Does Public Funding for Higher Education Matter?
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This study uses panel data to examine the direct link between state funding and graduation rates at four-year public institutions. When other factors are held constant, a $1,000 increase in state appropriations per FTE student at four-year public institutions is associated with about a one percentage point increase in graduation rates. This positive link appears to hold for all research/doctoral, masters, and baccalaureate institutions. In addition, there is evidence that modest increases (or a decrease) in state funding are associated with rapid increases in tuition rates charged at four-year public institutions, which likely result in an additional negative impact on graduation rates. Simply put, there is no such a thing as free lunch when it comes to graduation rates at public higher education institutions.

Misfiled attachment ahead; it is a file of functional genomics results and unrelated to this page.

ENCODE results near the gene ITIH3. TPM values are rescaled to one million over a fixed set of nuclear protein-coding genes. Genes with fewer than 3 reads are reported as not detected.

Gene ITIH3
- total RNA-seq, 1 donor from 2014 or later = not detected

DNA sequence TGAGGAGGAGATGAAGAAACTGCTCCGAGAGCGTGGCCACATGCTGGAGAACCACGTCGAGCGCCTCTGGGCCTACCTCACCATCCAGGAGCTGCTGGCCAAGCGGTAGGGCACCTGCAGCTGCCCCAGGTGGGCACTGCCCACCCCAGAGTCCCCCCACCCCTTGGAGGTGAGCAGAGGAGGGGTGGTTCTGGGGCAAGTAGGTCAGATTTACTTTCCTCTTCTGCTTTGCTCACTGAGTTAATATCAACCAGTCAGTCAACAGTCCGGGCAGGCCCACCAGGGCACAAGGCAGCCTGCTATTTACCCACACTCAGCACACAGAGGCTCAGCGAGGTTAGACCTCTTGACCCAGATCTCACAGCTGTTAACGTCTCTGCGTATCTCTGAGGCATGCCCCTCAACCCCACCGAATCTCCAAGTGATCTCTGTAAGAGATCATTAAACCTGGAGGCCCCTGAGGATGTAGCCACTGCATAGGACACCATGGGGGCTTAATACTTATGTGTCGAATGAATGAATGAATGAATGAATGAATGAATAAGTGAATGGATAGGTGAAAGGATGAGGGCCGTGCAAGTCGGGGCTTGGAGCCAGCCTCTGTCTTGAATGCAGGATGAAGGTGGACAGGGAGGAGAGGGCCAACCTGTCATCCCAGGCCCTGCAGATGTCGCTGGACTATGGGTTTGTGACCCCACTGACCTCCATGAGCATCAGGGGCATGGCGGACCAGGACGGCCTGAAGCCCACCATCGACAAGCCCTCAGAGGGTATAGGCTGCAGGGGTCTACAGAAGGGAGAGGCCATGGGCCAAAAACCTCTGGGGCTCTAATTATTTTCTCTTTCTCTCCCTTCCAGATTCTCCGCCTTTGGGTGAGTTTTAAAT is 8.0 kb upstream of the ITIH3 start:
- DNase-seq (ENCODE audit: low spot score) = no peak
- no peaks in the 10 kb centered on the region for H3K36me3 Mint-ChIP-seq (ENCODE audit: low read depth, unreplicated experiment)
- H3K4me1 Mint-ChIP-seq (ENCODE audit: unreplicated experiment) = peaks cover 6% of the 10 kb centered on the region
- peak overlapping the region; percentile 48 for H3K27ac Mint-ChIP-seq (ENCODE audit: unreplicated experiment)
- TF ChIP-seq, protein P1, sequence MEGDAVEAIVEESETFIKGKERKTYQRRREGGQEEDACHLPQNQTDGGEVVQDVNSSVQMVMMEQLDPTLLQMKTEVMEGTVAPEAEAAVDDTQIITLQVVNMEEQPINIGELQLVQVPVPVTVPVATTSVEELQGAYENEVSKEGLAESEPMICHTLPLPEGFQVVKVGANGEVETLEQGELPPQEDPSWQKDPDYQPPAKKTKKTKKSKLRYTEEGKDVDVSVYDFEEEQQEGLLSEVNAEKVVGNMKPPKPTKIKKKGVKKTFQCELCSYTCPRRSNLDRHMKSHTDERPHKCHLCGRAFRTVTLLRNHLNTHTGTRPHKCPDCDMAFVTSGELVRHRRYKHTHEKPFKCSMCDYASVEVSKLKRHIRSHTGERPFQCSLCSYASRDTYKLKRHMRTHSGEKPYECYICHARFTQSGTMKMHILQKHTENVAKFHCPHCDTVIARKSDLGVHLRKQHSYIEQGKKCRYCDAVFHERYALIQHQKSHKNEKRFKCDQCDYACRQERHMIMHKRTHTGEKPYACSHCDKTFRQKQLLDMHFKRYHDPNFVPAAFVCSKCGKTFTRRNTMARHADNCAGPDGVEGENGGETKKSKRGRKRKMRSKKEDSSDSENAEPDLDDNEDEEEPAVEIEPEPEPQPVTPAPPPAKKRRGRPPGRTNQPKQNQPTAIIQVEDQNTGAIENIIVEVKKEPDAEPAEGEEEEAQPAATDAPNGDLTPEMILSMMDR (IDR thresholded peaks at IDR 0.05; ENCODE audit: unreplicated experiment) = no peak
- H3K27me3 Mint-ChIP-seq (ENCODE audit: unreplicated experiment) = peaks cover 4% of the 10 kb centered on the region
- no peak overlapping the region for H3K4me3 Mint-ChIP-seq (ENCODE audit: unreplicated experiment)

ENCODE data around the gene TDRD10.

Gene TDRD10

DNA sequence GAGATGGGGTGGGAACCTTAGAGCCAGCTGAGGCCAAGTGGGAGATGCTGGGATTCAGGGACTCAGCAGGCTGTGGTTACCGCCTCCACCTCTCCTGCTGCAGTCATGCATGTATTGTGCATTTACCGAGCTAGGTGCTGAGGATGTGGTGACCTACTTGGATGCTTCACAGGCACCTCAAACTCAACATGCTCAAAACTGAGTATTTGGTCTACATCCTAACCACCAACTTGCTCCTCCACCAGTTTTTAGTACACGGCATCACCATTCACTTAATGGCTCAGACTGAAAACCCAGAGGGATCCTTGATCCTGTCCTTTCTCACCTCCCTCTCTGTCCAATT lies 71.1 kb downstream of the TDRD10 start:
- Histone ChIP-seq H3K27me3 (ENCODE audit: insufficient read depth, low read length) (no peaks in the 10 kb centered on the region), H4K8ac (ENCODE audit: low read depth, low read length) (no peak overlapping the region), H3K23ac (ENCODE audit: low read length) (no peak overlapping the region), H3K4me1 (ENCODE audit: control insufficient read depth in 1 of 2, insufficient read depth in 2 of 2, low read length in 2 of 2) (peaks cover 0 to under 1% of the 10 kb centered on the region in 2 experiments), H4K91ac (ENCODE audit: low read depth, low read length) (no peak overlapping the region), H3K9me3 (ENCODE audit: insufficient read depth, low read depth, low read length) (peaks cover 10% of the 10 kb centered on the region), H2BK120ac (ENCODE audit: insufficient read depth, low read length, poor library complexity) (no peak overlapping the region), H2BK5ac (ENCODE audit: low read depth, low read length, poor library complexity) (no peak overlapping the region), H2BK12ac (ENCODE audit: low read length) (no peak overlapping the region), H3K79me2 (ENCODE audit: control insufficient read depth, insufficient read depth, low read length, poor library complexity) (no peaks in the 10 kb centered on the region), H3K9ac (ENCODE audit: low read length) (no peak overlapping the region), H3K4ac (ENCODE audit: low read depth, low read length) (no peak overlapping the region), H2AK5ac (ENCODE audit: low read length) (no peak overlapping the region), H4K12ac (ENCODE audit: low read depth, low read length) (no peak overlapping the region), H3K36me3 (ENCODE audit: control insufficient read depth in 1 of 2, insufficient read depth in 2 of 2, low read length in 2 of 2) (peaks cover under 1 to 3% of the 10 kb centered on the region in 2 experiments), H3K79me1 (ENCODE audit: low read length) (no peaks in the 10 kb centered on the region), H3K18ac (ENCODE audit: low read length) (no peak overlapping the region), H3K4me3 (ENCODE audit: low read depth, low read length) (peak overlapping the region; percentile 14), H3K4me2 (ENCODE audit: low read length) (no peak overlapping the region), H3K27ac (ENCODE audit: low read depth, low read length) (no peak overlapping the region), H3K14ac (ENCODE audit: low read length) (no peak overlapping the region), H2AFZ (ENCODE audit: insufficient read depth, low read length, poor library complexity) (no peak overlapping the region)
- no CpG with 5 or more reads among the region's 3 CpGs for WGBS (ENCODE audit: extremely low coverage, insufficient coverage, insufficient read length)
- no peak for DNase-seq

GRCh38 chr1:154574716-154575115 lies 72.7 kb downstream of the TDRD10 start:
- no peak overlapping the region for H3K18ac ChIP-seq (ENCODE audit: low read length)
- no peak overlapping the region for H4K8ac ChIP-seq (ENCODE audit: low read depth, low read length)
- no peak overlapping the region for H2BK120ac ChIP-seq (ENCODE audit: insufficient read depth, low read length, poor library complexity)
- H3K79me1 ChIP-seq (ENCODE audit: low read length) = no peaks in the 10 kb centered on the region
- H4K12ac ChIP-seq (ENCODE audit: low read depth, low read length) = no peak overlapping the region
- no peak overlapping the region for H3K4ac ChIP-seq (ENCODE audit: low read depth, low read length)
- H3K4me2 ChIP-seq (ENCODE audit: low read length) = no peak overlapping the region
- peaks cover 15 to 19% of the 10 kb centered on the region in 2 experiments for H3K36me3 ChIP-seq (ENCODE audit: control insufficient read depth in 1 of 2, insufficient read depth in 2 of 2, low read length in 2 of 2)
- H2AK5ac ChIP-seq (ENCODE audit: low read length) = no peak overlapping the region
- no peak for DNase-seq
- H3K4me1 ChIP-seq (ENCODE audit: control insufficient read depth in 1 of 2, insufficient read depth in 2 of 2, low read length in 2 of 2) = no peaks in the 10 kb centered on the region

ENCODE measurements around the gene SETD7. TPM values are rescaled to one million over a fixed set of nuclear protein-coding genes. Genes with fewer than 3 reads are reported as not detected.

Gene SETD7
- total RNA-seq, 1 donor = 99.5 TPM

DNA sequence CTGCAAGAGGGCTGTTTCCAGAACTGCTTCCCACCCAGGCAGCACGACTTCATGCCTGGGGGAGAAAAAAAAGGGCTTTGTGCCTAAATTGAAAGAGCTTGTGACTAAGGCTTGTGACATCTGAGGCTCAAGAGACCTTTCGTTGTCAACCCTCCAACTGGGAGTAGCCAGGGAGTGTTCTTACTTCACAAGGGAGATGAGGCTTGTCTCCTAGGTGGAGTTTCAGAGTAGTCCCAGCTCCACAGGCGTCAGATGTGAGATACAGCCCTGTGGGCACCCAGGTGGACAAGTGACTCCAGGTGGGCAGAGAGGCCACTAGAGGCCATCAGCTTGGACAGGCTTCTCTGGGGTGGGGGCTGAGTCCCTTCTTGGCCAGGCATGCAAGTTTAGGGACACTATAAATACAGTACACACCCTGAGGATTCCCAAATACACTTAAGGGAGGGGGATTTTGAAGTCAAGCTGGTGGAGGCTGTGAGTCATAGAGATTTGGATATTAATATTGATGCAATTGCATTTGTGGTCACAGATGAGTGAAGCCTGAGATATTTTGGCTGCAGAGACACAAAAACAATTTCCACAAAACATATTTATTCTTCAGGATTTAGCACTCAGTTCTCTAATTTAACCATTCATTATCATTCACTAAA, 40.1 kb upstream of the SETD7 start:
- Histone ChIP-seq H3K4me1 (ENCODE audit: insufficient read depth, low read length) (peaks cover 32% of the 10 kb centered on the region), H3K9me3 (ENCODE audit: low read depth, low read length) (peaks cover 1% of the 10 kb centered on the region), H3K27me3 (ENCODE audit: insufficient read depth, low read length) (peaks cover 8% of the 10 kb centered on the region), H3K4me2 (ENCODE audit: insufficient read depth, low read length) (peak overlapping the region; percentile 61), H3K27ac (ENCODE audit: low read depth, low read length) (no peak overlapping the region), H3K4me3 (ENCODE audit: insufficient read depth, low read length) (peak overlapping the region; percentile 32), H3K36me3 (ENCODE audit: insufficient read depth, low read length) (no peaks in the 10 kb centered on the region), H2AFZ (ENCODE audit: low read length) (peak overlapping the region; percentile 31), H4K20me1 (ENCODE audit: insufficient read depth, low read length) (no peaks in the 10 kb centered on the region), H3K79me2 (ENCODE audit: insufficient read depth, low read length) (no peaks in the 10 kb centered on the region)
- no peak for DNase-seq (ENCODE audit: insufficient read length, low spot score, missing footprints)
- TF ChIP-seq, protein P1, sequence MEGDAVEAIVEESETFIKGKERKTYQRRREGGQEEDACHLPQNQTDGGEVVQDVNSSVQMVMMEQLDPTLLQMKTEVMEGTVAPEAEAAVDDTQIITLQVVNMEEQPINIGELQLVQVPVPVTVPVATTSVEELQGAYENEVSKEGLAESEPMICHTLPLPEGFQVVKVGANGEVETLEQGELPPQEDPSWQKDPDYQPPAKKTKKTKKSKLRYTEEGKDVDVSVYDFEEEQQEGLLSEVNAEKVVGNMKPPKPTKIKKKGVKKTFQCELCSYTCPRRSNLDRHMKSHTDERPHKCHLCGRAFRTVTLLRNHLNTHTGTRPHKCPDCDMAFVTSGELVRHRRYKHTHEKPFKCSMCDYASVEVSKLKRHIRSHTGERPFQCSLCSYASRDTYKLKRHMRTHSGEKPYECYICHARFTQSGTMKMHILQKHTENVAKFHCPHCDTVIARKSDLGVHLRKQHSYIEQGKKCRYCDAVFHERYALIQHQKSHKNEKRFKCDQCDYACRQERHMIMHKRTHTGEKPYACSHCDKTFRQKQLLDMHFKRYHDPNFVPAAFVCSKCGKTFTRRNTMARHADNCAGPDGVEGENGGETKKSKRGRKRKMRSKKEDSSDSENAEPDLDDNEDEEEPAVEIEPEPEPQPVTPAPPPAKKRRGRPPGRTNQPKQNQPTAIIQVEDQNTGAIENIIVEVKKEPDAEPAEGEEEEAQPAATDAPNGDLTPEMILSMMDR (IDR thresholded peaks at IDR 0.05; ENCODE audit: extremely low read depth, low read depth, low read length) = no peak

higher education; public universities; public funding; graduation rates
Required Publisher Statement: Published by the Cornell Higher Education Research Institute, Cornell University.